Social behavior among primates — including humans — has a substantial genetic basis, a team of scientists has concluded from a new survey of social structure across the primate family tree.
he scientists, at the University of Oxford in England, looked at the evolutionary family tree of 217 primate species whose social organization is known. Their findings, published in the journal Nature, challenge some of the leading theories of social behavior, including:
¶ That social structure is shaped by environment — for instance, a species whose food is widely dispersed may need to live in large groups.
¶ That complex societies evolve step by step from simple ones.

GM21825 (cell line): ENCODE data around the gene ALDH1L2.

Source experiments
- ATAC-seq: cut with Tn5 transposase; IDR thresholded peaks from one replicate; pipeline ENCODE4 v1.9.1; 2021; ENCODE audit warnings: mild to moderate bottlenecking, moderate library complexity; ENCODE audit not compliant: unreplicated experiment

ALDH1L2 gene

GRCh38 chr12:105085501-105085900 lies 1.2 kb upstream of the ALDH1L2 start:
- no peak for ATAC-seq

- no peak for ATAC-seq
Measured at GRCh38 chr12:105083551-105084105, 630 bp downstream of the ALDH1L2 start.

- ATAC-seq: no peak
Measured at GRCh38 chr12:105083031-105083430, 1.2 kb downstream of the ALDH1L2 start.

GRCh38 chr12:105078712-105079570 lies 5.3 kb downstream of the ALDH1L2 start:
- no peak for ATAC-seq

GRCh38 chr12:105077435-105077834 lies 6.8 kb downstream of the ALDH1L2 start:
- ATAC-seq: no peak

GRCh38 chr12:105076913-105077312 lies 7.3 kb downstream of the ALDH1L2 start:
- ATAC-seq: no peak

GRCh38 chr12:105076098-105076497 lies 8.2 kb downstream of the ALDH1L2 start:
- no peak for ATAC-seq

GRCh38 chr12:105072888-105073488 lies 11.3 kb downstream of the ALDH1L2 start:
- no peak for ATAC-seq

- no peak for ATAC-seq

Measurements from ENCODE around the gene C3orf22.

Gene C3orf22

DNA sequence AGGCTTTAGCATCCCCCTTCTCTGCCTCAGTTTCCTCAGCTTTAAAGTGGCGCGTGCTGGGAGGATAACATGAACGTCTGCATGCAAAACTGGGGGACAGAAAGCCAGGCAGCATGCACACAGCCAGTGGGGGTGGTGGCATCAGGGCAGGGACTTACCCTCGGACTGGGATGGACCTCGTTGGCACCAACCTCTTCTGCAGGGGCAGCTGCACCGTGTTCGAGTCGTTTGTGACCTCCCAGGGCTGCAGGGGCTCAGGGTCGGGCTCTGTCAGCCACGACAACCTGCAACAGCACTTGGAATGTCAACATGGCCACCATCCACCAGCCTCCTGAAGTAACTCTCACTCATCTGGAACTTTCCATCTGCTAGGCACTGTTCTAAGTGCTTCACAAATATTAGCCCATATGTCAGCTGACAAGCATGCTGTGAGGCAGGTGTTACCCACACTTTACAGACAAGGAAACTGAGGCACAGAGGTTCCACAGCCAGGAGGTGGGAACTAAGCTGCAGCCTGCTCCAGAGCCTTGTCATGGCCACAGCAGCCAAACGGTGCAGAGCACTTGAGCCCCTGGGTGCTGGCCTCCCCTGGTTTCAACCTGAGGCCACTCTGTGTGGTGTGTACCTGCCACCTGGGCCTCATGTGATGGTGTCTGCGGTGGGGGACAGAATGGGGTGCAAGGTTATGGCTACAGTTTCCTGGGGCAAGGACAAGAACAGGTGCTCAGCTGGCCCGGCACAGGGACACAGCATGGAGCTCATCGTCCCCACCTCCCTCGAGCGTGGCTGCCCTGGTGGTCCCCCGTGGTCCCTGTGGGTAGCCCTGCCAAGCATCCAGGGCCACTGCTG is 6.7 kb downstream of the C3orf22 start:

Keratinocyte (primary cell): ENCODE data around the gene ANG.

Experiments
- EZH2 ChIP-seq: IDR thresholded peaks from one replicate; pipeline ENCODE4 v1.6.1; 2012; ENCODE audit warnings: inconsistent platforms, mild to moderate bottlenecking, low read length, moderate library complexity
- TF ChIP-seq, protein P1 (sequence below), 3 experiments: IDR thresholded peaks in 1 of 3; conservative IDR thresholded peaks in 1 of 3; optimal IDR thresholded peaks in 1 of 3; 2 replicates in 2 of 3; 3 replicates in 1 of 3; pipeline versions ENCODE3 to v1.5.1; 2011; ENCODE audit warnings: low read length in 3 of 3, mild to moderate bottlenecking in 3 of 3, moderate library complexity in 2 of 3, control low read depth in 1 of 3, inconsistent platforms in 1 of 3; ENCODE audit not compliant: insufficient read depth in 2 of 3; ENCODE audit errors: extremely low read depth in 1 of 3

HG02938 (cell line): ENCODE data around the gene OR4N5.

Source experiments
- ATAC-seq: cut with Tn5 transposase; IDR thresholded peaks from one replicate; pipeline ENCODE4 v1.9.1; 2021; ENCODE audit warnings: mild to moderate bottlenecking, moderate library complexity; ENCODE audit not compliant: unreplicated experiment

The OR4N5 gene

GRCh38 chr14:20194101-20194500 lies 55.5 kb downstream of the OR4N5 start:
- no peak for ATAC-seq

¶ And the so-called social brain hypothesis: that intelligence and brain volume increase with group size because individuals must manage more social relationships.
By contrast, the new survey emphasizes the major role of genetics in shaping sociality. Being rooted in genetics, social structure is hard to change, and a species has to operate with whatever social structure it inherits.
Race is not a social construct. Societies are racial constructs.
Environment cannot logically be looked to as a cause or solution to future human behavior because environments do not create certain peoples, but rather certain peoples create certain environments.
That's not just common sense it's observable. And it's been observed by countless people over many, many, generations.
It's just that some people choose to ignore that reality.